Israel’s 2005 withdrawal from Gaza was an attempt to “dump” the Gaza quagmire it had created on Palestinian laps. If the Oslo process was an attempt to subcontract the occupation to the PA, then the unilateral withdrawal without any coordination with a Palestinian partner was a way of sub-contracting violence and abuses against Palestinians to the Palestinians themselves. Tensions between various armed factions are running high. This produces feelings of schadenfreude among the Likud Party, who point to Palestinian disarray as evidence that Palestinians cannot govern themselves. This may yet prove the pretext for another punishing IDF assault on Gaza, or a rationale for refusing to give up any illegally gotten lands in the West Bank.
Despite the Oslo Accords, which blithely sidestepped all relevant UN resolutions and International Law, particularly the requirements of the Fourth Geneva Convention concerning the proper behavior of an occupying power, the Israeli occupation never ended. In fact, more settlements were built, more lands and water resources stolen, in the 1990s than in the decade preceding Oslo, according to studies by the Foundation for Middle East Peace. Palestinians suffered from increasing economic hardships and ever tighter limitations on their freedom of movement after the institution of harsh “closure” measures by the IDF in 1994, even before suicide bombings had begun. Poverty and famine are now a daily scourge in many communities in the West Bank and Gaza. Given these stark realities, is it any wonder Palestinians refused to vote again for the PA?
Hamas’ victory stems, ultimately, from the blatant corruption, mediocrity, and lack of leadership in the Palestinian Authority, the elite of which were supported and propped up by successive US administrations. The late PLO Chairman Yasser Arafat governed the Palestinians with a mixture of patriarchy and a mafia-like system of patronage that helped to fragment institutions and through them, families and regions. The Palestinian leadership also ignored the emergence of a new generation impatient with the lack of future job prospects and disgusted by the Byzantine politics of Fatah and the Palestinian Authority.
Hamas shrewdly played on these shortcomings and contradictions by offering a clear and simple message: “Salvation comes from religion and the faithful application of Qur’anic principles, which are based on social justice and human dignity.” Over the last 25 years, the Islamist movement has created an impressive framework of effective and minimally corrupt social services institutions to help the poor, widowed, orphaned, and those who have sacrificed life and limb for the liberation of Palestine.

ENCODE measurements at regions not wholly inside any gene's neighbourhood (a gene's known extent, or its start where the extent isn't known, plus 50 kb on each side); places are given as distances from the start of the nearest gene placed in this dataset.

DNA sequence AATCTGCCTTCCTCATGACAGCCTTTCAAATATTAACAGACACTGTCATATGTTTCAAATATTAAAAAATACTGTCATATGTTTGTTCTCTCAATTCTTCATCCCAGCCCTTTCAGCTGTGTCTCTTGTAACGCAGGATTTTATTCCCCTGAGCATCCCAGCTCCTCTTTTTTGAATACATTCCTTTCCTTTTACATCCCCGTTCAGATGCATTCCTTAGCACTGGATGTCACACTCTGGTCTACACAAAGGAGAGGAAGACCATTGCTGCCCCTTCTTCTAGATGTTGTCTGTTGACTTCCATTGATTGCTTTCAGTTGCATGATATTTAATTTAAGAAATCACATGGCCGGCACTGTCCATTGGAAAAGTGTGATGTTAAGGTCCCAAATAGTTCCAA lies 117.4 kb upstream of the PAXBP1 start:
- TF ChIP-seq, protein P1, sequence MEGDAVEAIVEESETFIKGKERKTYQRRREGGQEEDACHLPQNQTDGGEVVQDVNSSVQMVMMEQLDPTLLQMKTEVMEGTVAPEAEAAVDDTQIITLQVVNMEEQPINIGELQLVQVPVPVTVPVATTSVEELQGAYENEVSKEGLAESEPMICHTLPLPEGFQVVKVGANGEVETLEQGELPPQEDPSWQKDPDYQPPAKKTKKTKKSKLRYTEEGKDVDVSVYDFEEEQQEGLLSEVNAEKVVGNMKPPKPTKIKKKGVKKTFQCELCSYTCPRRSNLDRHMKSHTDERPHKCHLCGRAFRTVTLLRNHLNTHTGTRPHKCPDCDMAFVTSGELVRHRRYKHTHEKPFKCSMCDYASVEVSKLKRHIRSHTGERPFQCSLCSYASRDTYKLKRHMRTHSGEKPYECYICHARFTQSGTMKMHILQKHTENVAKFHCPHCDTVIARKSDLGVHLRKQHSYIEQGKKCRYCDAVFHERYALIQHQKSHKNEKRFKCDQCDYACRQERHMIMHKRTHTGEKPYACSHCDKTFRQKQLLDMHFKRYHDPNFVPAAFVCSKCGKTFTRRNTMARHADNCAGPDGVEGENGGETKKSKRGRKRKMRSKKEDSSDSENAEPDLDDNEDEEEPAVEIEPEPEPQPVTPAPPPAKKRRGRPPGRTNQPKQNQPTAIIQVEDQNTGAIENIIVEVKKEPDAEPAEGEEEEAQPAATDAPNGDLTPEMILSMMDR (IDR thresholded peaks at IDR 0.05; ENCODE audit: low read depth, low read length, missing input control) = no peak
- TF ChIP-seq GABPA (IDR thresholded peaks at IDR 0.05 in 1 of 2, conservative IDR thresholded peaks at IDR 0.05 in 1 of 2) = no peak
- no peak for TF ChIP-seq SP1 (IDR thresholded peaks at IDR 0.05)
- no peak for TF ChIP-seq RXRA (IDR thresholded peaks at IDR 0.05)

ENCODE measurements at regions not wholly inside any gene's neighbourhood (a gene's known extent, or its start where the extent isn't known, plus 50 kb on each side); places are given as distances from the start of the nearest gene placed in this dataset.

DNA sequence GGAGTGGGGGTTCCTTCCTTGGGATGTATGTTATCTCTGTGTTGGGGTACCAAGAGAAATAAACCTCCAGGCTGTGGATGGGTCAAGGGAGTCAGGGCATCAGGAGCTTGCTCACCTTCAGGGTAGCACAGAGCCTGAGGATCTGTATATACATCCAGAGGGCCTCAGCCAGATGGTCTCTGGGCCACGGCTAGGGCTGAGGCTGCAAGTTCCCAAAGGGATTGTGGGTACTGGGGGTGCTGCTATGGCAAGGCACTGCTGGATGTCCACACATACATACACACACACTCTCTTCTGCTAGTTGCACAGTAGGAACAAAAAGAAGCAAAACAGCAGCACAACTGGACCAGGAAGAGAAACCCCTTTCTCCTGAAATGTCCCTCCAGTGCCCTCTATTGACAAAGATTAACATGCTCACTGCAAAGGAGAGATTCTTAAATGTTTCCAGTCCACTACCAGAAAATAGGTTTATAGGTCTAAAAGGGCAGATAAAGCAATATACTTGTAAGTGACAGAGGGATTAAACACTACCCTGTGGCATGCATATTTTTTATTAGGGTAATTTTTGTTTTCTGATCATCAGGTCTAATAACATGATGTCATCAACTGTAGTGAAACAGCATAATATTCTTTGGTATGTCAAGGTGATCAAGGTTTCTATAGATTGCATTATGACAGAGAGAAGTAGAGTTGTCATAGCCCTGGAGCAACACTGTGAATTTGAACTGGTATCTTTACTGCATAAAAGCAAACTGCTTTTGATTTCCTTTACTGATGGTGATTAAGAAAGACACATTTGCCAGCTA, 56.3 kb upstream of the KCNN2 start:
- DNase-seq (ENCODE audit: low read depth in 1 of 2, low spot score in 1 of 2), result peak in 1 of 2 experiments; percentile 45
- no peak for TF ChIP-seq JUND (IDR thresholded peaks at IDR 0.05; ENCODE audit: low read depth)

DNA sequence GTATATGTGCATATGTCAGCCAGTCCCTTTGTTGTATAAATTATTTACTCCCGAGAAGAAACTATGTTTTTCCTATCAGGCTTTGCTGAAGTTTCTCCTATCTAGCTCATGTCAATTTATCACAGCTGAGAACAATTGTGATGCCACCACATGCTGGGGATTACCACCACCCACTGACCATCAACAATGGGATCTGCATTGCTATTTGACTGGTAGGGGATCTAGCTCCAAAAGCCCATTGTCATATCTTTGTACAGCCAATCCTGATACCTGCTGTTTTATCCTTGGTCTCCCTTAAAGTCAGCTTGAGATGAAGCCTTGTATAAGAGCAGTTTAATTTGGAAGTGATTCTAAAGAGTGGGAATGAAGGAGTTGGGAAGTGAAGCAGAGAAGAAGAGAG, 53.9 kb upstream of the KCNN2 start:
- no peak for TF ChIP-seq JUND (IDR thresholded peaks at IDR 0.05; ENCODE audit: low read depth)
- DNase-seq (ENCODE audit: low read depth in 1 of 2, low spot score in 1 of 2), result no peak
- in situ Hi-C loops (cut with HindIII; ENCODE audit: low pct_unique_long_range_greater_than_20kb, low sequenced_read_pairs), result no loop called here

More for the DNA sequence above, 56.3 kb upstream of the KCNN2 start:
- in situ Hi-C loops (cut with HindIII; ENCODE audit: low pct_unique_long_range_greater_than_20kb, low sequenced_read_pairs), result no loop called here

Regional and international repercussions
At the regional level, Hamas’s victory is a response to the disastrous war in Iraq. In Arab and Muslim eyes, America’s military invasions are viewed as proof that the US was bent on killing as many Arabs and Muslims as possible to avenge the terrorist attack of September 11, 2001. Vengeance disguised as democratization. Support for Hamas can then be seen as a final rebuke of, and turning away from, any US-proposed interventions and plans. This might be a very salutary development for Palestinians, who have lost their political agency to the Fatah elite subsidized by “peace process”-related funding from the US, Canada and the EU.
How should the West react to Hamas, a political player long defined as a pariah because of its use of violent tactics that have also contradicted International Humanitarian Law? First, the Bush Administration and the European Union must not withhold aid from the Palestinians. The more impoverished and desperate they become, the more they will be thrown into extremists’ hands. Hamas, despite its dramatic electoral showing, really does not represent the majority of Palestinian public opinion. The vote was not so much a mandate for Hamas as it was a protest vote against the PA, Oslo, and US and Israeli policies.
Second, enhance the role of international principles and institutions such as the Geneva Conventions and the United Nations, as well as increasing and diversifying the Palestinian voices that must weigh in about the future. Where are the women? The youth? The artists, educators, lawyers and intellectuals? The US cannot continue to set conditions for Palestinian interlocutors, while providing Israel with a blank check to act unilaterally and in violation of established international norms, a course of action the US is now, alas, pursuing to its own and others’ detriment.
A time of testing and challenge awaits Hamas. The West — especially the EU — ought to welcome and assist the democratically elected members of the new Palestinian legislative council for the sake of stability in an already volatile region. No matter how it is viewed, Hamas’ victory marks a crucial intersection of new opportunities and persistent dangers, not only for Palestinians or the Middle East as a whole, but also for the US, the EU, and the UN.
Laurie King-Irani, a co-founder of the Electronic Intifada, is an anthropologist and journalist. She was editor of Middle East Report in Washington DC from 1998-2000. King-Irani is now based in Spain.